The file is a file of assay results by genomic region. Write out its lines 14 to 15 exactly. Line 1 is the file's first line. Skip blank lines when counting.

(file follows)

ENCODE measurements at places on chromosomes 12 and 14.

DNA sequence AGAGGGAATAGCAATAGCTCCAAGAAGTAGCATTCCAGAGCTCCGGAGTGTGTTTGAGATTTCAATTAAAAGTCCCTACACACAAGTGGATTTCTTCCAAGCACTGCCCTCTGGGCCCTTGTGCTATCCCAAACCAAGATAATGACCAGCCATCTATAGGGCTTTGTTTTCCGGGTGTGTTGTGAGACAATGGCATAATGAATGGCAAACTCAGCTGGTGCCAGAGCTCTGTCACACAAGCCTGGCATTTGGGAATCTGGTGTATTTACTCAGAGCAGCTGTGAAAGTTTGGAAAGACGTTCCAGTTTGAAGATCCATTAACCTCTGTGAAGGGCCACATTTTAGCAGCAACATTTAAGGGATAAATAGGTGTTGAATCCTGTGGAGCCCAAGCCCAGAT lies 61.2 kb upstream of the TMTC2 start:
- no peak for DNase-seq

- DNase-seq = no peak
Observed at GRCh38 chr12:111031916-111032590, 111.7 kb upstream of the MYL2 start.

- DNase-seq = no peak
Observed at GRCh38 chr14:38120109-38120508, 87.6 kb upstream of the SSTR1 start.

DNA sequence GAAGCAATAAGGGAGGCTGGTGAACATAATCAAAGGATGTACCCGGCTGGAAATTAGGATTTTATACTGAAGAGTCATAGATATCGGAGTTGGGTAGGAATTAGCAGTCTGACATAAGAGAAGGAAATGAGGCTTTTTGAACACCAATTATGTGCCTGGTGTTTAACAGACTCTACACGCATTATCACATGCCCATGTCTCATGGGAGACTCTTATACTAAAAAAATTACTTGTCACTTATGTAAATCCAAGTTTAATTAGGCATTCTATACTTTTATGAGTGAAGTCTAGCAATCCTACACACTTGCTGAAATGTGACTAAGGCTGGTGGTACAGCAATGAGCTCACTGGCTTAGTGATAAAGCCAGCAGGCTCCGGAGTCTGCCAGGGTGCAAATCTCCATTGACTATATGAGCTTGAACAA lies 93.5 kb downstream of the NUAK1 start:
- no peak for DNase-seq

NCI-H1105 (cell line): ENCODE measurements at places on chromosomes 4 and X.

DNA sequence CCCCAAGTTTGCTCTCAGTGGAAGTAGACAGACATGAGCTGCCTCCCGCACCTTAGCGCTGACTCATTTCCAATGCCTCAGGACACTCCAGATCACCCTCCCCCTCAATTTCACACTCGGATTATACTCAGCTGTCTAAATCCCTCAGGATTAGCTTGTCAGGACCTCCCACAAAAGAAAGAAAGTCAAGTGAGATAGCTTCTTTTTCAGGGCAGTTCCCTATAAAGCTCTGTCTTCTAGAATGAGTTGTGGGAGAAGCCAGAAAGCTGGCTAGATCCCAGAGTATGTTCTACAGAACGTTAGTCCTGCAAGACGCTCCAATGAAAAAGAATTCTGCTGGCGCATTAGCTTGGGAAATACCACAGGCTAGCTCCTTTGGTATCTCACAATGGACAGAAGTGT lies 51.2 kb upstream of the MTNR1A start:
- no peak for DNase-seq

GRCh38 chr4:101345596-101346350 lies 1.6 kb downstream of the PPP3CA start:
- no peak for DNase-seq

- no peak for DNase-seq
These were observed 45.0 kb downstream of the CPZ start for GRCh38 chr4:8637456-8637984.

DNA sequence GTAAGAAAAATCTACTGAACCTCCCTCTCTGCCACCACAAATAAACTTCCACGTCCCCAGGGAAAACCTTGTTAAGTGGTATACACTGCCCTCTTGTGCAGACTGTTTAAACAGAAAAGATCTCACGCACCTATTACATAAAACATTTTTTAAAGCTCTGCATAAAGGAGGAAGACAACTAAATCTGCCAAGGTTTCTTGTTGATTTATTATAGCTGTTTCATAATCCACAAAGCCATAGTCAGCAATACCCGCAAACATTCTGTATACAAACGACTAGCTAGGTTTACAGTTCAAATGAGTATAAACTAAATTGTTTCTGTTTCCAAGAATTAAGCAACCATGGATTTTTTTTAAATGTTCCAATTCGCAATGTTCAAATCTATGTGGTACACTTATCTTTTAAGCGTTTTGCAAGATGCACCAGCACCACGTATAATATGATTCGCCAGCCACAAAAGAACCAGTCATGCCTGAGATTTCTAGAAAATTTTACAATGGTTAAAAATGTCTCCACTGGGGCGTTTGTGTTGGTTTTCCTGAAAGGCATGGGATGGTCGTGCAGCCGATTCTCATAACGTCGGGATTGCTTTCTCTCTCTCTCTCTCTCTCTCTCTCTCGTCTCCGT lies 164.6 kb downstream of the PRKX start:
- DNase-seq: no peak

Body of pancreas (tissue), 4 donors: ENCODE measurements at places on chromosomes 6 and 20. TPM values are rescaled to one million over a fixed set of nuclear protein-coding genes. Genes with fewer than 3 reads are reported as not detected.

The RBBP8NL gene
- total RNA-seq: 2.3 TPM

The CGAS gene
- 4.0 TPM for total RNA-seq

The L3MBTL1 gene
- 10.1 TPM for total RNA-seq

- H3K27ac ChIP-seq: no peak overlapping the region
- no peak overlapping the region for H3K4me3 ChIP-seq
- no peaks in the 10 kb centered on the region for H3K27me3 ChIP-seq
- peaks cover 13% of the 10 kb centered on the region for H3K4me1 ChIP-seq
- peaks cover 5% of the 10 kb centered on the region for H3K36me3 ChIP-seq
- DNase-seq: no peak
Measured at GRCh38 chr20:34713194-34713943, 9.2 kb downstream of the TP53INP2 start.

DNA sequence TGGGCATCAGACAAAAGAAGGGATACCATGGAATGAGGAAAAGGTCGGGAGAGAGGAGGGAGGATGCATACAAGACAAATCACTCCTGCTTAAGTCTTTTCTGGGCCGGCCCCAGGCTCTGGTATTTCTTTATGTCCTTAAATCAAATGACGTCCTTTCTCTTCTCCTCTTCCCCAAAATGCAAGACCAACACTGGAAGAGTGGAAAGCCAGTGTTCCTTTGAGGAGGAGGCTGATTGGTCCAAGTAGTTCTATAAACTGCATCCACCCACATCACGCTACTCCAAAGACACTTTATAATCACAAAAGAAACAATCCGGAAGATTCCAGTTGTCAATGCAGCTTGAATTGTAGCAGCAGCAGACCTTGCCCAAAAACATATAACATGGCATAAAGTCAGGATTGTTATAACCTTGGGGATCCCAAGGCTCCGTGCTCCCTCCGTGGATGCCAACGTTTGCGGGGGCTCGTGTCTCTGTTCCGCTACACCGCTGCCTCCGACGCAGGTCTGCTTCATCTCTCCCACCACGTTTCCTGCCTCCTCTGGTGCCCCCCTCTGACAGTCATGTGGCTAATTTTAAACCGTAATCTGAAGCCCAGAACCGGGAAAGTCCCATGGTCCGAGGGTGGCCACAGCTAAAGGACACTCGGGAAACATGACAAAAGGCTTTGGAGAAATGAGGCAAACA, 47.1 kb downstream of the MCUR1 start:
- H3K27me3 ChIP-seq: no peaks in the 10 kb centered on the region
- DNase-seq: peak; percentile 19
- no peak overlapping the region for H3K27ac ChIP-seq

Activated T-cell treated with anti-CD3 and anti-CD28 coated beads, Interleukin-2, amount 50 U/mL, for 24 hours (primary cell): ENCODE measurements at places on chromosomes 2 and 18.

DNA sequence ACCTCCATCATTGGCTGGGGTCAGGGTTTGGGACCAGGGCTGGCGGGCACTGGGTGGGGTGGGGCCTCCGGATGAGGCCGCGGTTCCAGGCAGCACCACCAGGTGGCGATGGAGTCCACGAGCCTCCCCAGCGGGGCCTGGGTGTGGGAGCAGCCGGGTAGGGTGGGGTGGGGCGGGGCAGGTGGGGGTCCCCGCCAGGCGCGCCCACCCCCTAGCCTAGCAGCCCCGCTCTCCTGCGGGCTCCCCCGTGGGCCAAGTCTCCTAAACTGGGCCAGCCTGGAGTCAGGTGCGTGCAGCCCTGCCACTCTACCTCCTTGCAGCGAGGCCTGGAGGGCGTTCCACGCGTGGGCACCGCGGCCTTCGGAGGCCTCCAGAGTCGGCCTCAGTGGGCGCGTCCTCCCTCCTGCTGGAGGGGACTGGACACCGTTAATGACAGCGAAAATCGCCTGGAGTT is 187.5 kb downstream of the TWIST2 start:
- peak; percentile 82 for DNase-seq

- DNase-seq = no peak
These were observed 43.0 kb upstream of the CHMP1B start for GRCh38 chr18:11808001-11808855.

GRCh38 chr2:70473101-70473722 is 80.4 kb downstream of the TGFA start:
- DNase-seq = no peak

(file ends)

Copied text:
- no peak for DNase-seq

- no peak for DNase-seq